Here is a selection of items on the agendas for this week’s meetings of the City and Parish councils. To see the full agendas, check out the links below:
LCG’s annual budget process starts each July with a proposal from the Mayor-President. Both councils then read through the entire budget and make amendments at public meetings throughout the summer before passing a final budget in early fall ahead of the start of LCG’s fiscal year on Nov. 1.
Money moves. The Parish Council will vote Tuesday on a budget correction from Mayor-President Josh Guillory’s administration to add $72,000 to the parish general fund by reverting $86,000 from the Buchanan Street Garage fund to the parish general fund. The money was originally budgeted for the garage fund to repay the city and parish general funds for administrative costs. Putting it back in the parish general fund would cost the city $76,300 in expected reimbursements, while the parish general fund would come out ahead by about $76,000 before other administrative cost adjustments brought the total change down to a $72,000 boost. Budget corrections aren’t uncommon, though they usually occur earlier in the spring. LCG’s next budget will be proposed by the administration in July.
Temporary Shelter. Guillory’s administration is introducing an ordinance that would waive local zoning rules against temporary shelters in the wake of disasters as part of a state program. Lafayette’s participation in the Temporary Housing and Shelter Assistance Program wouldn’t add funding for emergency shelters but would allow the survivors of disasters to install mobile homes, RVs and other temporary housing next to their normal residences following major disasters.
$50,000 for mental health. An ordinance by Council Chair Glenn Lazard would provide $50,000 in federal COVID-19 funds to Focus Clubhouse, which specializes in adult mental healthcare resources. The ordinance was originally scheduled for a final vote at the council’s June 6 meeting, but Lazard delayed that vote to Tuesday, June 20.
More money moves. A second budget correction pushed by Guillory’s administration would draw $146,000 from the city general fund and $147,000 from LUS to offset administrative reimbursements canceled under the budget correction. Among the largest lost reimbursements for the city are $76,000 from the parish’s Buchanan Street Garage fund and $119,000 from the city’s roads fund, while LUS would pay the city an additional $130,000 in administrative reimbursements under the change. The result is about a 1% increase in this year’s draw down of the city’s $40 million cash reserves.
Electric car charging. Two ordinances being presented Tuesday would authorize LUS to accept an $83,000 grant to install five electric car charging stations and charge users 20 cents per kilowatt-hour to use them as part of a national settlement with Volkswagen following the international auto giant’s diesel emissions scandal. The funding will pay for four Level 2 chargers and one DC fast charger, which can refill the battery of a large electric car in as little as an hour. LUS has not announced where the charging stations will be installed.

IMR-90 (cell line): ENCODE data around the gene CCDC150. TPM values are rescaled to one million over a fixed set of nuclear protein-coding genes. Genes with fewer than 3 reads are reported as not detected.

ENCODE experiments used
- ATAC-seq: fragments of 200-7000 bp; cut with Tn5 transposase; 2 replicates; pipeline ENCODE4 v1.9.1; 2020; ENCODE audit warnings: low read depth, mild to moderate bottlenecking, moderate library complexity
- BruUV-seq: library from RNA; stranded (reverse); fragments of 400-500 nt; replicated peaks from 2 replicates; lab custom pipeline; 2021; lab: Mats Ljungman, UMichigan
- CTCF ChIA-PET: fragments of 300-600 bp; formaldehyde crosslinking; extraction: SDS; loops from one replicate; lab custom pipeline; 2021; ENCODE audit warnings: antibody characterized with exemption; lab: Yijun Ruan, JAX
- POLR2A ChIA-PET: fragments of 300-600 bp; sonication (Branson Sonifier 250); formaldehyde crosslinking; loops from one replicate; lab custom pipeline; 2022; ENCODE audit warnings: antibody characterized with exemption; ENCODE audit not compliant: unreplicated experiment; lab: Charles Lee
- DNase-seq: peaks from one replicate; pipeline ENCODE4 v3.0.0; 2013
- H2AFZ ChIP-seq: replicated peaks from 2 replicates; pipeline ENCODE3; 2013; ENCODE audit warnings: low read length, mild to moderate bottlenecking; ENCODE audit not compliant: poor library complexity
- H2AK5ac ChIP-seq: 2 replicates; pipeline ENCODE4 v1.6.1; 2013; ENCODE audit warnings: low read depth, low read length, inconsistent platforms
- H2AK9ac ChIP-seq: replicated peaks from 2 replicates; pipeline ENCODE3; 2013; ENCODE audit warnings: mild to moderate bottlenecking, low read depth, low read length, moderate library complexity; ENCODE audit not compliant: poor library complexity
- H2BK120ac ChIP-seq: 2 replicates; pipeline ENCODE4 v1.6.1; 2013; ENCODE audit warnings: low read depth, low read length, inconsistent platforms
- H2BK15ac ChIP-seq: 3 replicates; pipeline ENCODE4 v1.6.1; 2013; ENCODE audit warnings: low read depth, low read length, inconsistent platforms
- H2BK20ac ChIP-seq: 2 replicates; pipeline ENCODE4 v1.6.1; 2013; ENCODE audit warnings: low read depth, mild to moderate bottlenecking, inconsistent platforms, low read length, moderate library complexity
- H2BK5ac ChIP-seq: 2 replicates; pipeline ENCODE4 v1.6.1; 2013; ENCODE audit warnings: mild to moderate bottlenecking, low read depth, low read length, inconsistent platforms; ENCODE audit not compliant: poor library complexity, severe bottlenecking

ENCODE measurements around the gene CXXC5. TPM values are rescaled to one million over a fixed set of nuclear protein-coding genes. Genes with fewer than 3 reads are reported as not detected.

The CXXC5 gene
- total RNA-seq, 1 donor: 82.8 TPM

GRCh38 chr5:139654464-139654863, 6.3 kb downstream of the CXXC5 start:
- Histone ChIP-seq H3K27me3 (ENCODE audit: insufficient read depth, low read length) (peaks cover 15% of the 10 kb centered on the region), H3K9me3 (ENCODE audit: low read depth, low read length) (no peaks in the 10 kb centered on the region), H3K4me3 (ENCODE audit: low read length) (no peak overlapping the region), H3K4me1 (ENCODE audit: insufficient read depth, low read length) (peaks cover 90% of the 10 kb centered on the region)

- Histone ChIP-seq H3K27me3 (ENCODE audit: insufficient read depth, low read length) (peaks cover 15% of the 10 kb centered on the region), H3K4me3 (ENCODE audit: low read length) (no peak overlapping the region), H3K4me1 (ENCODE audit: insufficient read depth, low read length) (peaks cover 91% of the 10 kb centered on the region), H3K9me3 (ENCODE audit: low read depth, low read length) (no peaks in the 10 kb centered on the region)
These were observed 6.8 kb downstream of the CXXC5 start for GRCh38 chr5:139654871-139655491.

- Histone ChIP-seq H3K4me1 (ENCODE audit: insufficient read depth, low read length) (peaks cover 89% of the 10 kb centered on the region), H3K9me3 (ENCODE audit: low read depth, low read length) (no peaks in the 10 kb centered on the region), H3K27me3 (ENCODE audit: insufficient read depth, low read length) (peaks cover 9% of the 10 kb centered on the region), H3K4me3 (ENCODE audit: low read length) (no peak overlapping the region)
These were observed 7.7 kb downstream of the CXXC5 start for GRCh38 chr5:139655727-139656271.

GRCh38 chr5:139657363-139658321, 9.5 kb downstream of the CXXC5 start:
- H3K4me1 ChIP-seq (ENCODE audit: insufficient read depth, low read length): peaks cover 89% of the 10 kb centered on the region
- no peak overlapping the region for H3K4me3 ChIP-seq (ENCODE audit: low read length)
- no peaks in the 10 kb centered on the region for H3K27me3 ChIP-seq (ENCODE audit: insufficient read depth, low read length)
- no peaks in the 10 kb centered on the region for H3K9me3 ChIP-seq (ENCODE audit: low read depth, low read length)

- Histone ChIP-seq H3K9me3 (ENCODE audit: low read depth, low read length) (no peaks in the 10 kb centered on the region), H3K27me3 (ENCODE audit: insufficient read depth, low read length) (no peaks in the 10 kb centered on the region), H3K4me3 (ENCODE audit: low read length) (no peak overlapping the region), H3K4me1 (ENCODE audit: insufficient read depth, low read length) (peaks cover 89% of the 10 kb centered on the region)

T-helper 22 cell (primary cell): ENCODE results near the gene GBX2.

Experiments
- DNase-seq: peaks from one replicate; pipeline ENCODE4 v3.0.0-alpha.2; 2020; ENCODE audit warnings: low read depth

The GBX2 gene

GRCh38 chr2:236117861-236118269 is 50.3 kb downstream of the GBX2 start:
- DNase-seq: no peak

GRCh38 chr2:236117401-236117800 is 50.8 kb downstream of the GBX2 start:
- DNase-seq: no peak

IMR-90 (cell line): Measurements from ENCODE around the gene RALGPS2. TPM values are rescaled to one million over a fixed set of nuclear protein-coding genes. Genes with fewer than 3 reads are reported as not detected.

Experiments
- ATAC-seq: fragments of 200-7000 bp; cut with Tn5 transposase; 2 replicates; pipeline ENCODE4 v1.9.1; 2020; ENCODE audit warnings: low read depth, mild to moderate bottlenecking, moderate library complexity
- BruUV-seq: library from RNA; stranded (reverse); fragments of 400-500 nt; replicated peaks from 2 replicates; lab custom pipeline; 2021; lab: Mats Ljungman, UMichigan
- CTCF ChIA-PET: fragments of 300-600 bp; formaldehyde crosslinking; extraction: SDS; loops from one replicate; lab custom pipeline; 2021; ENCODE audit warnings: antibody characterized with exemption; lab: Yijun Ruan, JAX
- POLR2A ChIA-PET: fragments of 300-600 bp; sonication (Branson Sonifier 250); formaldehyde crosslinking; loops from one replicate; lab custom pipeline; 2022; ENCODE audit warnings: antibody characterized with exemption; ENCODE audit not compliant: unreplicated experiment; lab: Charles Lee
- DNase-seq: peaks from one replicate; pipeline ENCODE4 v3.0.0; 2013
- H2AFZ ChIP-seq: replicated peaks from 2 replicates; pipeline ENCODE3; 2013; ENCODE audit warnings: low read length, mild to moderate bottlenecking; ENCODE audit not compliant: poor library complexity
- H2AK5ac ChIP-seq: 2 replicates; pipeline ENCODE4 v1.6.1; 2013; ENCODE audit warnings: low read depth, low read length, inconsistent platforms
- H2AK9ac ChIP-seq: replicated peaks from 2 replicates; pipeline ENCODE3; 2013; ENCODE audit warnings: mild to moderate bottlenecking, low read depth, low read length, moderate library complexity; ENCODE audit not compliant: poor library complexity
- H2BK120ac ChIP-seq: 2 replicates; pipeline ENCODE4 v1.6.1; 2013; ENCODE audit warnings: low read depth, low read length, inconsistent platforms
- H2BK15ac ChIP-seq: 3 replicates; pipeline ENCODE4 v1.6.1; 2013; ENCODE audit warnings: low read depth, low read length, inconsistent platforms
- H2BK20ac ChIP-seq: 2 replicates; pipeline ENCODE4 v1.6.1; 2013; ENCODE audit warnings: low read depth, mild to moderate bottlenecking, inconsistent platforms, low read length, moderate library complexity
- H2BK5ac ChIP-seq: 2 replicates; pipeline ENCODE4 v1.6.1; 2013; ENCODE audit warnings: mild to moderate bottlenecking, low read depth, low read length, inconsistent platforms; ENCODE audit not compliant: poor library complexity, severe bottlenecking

Temporary shelter. The City Council will also introduce an ordinance Tuesday to waive local zoning rules against temporary shelters in the wake of disasters as part of a state program. Lafayette’s participation in the Temporary Housing and Shelter Assistance Program wouldn’t add funding for emergency shelters but would allow the survivors of disasters to install mobile homes, RVs and other temporary housing next to their normal residences following major disasters.
Crime Lab. Both councils will vote Tuesday on a joint resolution offering up to $1.6 million in local tax dollars to match $24 million in the recently passed state budget to build a replacement for the Acadiana Criminalistics Laboratory. The crime lab, which is in Iberia Parish, serves the entire region.
Risk management. A third budget correction would free up $443,000 in the city’s general fund thanks to lower-than-expected uninsured losses so far this year, which cover costs like workers’ compensation, lawsuits and other hard-to-predict expenses. Most of the savings came from the police department, which is frequently involved in lawsuits against the city and car crashes.
Joint money moves. A fourth budget correction from Guillory’s administration makes just one adjustment to the joint city-parish environmental services fund, increasing its administrative costs for this year by $2,439, or about half a percent.
Compost Grinder. The city-parish environmental service fund would be used to buy a new, $1.4 million grinder for LCG’s compost facility on Dugas Road in a plan being introduced Tuesday.
No significant items.
|500 block of Joli Road||Parish Council||Developer’s appeal of Planning Commission requirements for platting|
|500 block of Tolson Road||Parish Council||Neighbor’s appeal of Planning Commission approval of platting|
|209 W Milton Ave.||Parish Council||Developer’s appeal of Planning Commission requirements for platting|
|116 E Vermilion St.||City Council||Zoning permit to expand existing bar [Final]|
|1103 E. University Ave.||City Council||Rezoning from Industrial Heavy (IH) to Mixed-Use Neighborhood (MN-1) [Final]|